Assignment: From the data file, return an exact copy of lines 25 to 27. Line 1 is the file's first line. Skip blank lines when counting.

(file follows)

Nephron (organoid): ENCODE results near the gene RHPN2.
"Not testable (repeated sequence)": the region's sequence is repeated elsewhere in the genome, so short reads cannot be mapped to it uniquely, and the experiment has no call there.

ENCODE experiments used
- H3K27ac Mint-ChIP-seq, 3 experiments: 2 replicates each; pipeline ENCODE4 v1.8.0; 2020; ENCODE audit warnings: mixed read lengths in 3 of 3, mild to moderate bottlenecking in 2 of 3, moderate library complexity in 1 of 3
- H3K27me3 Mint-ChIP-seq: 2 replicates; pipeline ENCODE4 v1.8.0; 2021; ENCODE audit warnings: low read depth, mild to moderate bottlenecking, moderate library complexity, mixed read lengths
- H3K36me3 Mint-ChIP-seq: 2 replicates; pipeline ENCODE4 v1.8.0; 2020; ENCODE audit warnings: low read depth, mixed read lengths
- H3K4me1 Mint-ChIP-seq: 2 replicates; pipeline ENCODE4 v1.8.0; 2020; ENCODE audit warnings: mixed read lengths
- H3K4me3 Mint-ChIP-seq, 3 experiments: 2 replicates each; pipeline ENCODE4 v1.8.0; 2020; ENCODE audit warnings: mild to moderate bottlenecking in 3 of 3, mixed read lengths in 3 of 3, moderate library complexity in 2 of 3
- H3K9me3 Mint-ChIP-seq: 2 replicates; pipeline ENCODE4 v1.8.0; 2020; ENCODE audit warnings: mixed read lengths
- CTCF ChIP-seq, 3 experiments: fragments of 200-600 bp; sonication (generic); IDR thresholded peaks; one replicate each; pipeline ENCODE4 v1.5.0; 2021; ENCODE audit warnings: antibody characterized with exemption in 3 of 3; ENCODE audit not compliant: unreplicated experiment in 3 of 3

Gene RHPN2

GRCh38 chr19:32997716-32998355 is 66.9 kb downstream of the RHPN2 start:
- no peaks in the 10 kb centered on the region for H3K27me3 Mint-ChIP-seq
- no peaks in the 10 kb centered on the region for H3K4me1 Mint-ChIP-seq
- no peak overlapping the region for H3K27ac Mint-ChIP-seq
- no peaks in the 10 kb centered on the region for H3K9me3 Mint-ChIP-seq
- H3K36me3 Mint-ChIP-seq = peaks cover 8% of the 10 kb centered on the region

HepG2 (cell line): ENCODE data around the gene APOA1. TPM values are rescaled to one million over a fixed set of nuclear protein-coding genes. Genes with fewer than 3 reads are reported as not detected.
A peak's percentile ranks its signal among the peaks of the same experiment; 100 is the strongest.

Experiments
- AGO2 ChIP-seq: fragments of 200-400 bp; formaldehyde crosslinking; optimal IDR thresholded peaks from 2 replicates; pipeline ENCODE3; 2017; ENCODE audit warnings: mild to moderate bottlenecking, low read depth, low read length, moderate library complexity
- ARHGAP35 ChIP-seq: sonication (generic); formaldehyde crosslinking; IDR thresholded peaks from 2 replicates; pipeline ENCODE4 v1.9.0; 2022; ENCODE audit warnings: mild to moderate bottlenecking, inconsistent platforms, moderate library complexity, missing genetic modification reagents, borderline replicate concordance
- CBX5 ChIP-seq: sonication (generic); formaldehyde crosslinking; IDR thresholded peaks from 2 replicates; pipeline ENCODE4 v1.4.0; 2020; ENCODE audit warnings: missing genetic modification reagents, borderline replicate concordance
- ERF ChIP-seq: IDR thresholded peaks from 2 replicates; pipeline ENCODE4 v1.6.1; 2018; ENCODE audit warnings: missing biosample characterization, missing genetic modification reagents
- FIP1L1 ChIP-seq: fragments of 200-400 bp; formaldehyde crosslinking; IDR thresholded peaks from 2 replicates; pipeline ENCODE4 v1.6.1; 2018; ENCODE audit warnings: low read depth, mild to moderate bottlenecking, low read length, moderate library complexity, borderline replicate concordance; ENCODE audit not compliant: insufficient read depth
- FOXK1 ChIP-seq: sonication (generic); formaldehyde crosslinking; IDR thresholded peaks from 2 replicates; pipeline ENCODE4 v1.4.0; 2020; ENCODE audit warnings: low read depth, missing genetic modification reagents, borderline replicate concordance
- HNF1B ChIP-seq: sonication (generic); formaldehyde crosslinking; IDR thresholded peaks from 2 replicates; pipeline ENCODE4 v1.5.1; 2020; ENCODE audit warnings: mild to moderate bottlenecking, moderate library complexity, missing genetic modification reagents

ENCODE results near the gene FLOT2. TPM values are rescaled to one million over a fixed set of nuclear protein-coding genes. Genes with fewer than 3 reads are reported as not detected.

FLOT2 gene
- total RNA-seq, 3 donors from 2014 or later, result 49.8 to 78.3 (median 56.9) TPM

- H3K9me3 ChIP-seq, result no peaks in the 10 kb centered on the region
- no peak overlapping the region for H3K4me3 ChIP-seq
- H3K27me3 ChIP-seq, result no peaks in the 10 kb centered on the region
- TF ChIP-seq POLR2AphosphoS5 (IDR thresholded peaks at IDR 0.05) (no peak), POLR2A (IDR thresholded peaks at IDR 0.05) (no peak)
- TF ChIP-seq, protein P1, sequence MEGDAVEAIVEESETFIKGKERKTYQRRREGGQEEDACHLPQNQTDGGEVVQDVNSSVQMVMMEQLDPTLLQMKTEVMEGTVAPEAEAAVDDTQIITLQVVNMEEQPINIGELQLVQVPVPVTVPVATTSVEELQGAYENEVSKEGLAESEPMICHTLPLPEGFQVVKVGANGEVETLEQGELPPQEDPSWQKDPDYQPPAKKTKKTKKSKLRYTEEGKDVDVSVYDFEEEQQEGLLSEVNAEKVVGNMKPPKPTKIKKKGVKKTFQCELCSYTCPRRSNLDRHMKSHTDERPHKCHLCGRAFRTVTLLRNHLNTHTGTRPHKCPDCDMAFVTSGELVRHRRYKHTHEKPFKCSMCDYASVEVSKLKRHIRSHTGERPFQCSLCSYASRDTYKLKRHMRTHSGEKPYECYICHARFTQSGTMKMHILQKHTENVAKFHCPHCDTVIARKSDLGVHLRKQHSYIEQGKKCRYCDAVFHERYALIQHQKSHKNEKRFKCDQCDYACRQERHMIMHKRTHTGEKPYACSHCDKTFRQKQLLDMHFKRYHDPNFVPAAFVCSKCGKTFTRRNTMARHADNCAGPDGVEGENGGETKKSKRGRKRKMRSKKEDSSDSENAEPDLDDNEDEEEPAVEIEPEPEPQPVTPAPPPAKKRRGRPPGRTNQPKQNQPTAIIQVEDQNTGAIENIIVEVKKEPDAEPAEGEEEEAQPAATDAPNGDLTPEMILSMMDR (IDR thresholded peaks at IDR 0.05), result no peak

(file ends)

- FIP1L1 ChIP-seq: fragments of 200-400 bp; formaldehyde crosslinking; IDR thresholded peaks from 2 replicates; pipeline ENCODE4 v1.6.1; 2018; ENCODE audit warnings: low read depth, mild to moderate bottlenecking, low read length, moderate library complexity, borderline replicate concordance; ENCODE audit not compliant: insufficient read depth
- FOXK1 ChIP-seq: sonication (generic); formaldehyde crosslinking; IDR thresholded peaks from 2 replicates; pipeline ENCODE4 v1.4.0; 2020; ENCODE audit warnings: low read depth, missing genetic modification reagents, borderline replicate concordance
- HNF1B ChIP-seq: sonication (generic); formaldehyde crosslinking; IDR thresholded peaks from 2 replicates; pipeline ENCODE4 v1.5.1; 2020; ENCODE audit warnings: mild to moderate bottlenecking, moderate library complexity, missing genetic modification reagents